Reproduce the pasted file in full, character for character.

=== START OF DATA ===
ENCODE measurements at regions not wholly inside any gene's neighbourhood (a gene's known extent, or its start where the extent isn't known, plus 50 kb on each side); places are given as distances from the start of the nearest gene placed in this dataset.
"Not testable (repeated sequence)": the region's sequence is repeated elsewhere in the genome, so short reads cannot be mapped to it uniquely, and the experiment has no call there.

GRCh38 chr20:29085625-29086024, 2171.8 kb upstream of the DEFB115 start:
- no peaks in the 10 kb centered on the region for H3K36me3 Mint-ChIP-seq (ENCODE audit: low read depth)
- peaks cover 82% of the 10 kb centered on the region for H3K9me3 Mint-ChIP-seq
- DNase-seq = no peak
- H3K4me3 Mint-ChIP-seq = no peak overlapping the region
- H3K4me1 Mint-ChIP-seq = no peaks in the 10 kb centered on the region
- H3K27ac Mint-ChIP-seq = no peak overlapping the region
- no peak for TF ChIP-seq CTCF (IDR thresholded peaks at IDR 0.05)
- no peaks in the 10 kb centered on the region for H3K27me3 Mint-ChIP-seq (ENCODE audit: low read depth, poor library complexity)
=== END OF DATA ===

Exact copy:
ENCODE measurements at regions not wholly inside any gene's neighbourhood (a gene's known extent, or its start where the extent isn't known, plus 50 kb on each side); places are given as distances from the start of the nearest gene placed in this dataset.
"Not testable (repeated sequence)": the region's sequence is repeated elsewhere in the genome, so short reads cannot be mapped to it uniquely, and the experiment has no call there.

GRCh38 chr20:29085625-29086024, 2171.8 kb upstream of the DEFB115 start:
- no peaks in the 10 kb centered on the region for H3K36me3 Mint-ChIP-seq (ENCODE audit: low read depth)
- peaks cover 82% of the 10 kb centered on the region for H3K9me3 Mint-ChIP-seq
- DNase-seq = no peak
- H3K4me3 Mint-ChIP-seq = no peak overlapping the region
- H3K4me1 Mint-ChIP-seq = no peaks in the 10 kb centered on the region
- H3K27ac Mint-ChIP-seq = no peak overlapping the region
- no peak for TF ChIP-seq CTCF (IDR thresholded peaks at IDR 0.05)
- no peaks in the 10 kb centered on the region for H3K27me3 Mint-ChIP-seq (ENCODE audit: low read depth, poor library complexity)